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How we vote: ‘Knowledge will forever govern ignorance’

Written by Jonathan Ammons

March 4, 2022

In the first part of this series the author wrote about the vital, fundamental importance of the vote in American democracy. This essay will explore how we vote, as well as examine the influence of this civic duty in American life.  This essay is the third in a series exploring the meaning of American exceptionalism and its relevance today.

Any views, thoughts, or opinions expressed by the author are his alone and do not necessarily reflect those of The Church of Jesus Christ of Latter-day Saints or any other organization or corporation with which he might be affiliated.

“Let each Citizen remember, at the Moment he is offering his Vote … that he is executing one of the most solemn Trusts in human Society, for which he is accountable to God and his Country.”

—Samuel Adams

 

“The tyranny of a prince is not so dangerous to the public welfare as the apathy of a citizen in a democracy.”

—Montesquieu

It is a generally accepted fact that suffrage is a key component of any democracy, and that in the case of American democracy, universal suffrage is both a unique and defining feature. It can be reasonably concluded, as well, that a nation’s democratic will is more fully expressed the more of its voting-eligible citizens avail themselves of that right. Thus, a democracy in which most or all of its eligible citizens vote is both more democratic and more representative of the people’s will than a democracy in which fewer of its eligible citizens vote.

“I know of no safe depository of the ultimate powers of the society but the people themselves,” Thomas Jefferson wrote in 1820.[1] Despite Jefferson’s confidence, voter turnout in America has historically been less than ideal, with turnout in presidential elections hovering between 50% and 60% and in midterm elections between 35% and 40%. The 2018 midterm election (50%) and 2020 presidential election (67%), however, saw the highest turnout in decades, perhaps signaling a sustained increase in voter turnout for future elections.

The right to vote in America is much more than a mere game of numbers in which the goal is to increase voter turnout to the highest percentage possible, however. Jefferson understood this concept well: “[I]f we think [the people] not enlightened enough to exercise their control with a wholesome discretion, the remedy is not to take it from them, but inform their discretion.”[2] Thus, voting well is just as important as voting at all. Casting a vote, after all, is no casual matter, but a critical exercise in community, state or national decision-making.

As James Madison wrote, “A popular government without popular information or the means of acquiring it is but a prologue to Farce or Tragedy or perhaps both. Knowledge will forever govern ignorance, and a people who mean to be their own Governors must arm themselves with the power knowledge gives.”[3]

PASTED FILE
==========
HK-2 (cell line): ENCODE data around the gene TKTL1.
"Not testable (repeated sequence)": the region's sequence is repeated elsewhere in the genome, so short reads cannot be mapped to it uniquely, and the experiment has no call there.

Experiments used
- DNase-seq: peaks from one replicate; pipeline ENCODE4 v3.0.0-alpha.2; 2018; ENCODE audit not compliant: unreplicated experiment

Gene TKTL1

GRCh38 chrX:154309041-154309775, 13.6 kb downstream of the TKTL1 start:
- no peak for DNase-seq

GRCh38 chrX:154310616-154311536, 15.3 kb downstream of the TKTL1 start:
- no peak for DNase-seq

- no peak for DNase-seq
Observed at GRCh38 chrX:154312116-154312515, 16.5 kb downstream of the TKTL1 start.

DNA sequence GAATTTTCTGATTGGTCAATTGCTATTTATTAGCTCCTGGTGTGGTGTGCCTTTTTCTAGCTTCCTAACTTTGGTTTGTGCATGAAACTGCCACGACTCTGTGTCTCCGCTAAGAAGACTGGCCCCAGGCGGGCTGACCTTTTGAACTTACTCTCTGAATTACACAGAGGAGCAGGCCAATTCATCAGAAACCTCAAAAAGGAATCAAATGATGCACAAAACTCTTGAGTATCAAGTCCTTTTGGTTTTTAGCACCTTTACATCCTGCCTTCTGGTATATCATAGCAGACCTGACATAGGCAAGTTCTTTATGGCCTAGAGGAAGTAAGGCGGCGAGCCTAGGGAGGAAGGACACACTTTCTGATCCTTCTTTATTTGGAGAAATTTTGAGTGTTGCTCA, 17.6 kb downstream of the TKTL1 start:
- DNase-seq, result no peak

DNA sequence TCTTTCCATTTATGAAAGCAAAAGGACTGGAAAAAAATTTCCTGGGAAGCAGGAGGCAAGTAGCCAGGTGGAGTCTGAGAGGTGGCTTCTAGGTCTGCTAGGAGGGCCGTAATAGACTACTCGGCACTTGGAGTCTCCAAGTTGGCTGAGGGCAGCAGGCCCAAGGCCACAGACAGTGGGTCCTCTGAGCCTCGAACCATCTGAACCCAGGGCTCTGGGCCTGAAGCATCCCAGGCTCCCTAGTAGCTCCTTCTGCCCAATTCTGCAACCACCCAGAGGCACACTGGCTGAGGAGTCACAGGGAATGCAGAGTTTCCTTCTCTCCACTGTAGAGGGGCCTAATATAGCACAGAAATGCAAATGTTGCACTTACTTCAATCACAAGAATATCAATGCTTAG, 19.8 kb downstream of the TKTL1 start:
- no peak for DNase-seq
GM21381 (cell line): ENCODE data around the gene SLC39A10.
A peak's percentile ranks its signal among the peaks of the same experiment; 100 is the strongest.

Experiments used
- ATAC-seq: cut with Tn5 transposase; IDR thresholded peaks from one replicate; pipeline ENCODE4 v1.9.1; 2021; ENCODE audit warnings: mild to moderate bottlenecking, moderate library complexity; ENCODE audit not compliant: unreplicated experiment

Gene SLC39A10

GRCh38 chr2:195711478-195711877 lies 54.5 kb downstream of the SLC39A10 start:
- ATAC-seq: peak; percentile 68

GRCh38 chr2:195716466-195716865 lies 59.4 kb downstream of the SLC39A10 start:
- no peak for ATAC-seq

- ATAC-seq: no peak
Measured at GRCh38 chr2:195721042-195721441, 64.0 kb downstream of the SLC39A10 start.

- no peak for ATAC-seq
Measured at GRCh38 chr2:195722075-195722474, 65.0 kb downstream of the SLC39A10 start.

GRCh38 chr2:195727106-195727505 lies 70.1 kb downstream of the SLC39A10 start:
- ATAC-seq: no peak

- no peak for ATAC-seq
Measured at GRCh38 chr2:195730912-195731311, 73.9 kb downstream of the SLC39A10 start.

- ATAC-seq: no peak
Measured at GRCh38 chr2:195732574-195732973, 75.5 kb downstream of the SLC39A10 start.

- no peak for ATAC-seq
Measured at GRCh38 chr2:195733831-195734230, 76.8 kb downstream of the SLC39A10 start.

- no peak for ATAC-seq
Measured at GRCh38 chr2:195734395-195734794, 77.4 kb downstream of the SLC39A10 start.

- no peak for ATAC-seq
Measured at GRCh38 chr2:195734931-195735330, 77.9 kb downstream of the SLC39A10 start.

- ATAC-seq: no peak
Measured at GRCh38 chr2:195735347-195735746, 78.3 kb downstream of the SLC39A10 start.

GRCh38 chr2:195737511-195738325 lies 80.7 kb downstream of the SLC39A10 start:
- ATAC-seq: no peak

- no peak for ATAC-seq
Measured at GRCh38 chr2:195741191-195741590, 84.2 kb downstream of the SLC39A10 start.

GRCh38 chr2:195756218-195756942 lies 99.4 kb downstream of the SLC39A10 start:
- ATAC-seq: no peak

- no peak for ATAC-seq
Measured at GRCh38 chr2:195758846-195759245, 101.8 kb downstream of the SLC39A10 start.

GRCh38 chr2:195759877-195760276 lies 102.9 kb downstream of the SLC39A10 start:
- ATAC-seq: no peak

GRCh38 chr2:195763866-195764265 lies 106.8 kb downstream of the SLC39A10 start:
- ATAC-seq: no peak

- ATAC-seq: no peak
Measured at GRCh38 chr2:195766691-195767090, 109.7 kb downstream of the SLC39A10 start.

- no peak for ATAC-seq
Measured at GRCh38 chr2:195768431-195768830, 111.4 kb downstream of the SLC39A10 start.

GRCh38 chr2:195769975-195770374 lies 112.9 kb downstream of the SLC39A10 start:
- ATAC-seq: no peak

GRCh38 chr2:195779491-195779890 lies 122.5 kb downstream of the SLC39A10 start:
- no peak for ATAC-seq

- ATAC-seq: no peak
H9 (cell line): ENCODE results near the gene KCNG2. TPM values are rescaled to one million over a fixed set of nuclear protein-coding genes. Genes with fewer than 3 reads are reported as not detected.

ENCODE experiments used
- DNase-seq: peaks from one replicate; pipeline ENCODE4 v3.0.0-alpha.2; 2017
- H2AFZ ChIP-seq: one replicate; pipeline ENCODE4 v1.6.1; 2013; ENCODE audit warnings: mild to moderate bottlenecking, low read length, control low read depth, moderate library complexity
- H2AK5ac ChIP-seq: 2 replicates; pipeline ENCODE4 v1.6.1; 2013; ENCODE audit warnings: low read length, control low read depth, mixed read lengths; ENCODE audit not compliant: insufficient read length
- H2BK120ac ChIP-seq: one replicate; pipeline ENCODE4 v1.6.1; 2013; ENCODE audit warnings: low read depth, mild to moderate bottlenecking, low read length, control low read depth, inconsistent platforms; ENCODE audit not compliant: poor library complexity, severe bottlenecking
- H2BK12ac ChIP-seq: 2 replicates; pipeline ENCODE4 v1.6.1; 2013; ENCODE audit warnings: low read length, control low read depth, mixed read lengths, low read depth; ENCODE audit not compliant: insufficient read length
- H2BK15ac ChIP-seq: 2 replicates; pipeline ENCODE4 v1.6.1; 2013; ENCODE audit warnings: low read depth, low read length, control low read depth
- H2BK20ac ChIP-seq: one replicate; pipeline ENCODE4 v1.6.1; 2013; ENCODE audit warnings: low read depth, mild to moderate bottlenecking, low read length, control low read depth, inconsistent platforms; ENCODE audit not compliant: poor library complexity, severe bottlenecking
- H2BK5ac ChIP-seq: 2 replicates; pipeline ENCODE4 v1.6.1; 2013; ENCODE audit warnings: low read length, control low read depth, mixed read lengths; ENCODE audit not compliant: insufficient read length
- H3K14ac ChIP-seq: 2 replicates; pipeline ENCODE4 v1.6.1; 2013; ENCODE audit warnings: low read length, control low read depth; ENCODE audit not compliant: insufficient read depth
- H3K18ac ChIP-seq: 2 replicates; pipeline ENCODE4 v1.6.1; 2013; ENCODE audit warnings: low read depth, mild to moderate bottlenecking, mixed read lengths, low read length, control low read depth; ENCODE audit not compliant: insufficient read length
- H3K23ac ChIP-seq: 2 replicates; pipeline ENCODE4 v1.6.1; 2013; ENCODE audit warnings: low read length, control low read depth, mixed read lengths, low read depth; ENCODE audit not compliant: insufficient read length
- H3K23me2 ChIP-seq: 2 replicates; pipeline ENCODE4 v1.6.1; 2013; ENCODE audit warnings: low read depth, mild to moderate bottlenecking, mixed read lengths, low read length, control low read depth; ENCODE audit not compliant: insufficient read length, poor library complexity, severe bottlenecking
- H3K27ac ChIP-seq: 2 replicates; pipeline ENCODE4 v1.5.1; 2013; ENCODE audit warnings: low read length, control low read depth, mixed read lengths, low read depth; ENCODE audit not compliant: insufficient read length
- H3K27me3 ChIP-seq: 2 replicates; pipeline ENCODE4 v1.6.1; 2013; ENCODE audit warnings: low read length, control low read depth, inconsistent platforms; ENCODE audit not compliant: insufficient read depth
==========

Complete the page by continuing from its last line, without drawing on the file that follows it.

To be successful, American voters need both knowledge of candidates and knowledge of issues. I would also argue that, to shape a nation and its communities in healthy ways, voters also need a commitment to moral principles.

Knowledge of Candidates

Madison wrote that “[t]he effect of [a representative democracy is] to refine and enlarge the public views, by passing them through the medium of a chosen body of citizens, whose wisdom may best discern the true interest of the nation.”[4] The power possessed by such elected representatives can only be properly wielded if they possess the wisdom to represent the will of the people accurately.

An electorate that is both engaged and informed does more than determine the outcome of a single election. Over time, the collective decisions expressed in a vote influence the quality and nature of the candidates who run for office. As an example, consider a community in which its citizens are consistently engaged and informed voters who value the principle of integrity. By repeatedly voting for candidates who embody that trait, potential future candidates will take cues from the electorate and recognize that they will not likely be elected should they not have the reputation of being a person of integrity. Thus, an increasingly informed citizenry consistently engaging in democratic processes will over time produce better elected leaders.

Consistent, informed voting also naturally shapes the laws and policies that govern a community, a state, or a nation, as such laws and policies are influenced by the elected officials who sponsor and draft them. By identifying the traits and political views we want to see in our elected officials and taking the time to learn about candidates for public office, we can make informed decisions and see the effects of those decisions take shape in the policies governing our communities.

Knowledge of Issues

Of equal importance to having a knowledge of candidates is developing familiarity with policy issues being debated in our community, state, and nation. Speaking to the importance of this knowledge, President Dwight D. Eisenhower asserted that “[p]olitics ought to be the part-time profession of every citizen who would protect the rights and privileges of free men.”[5]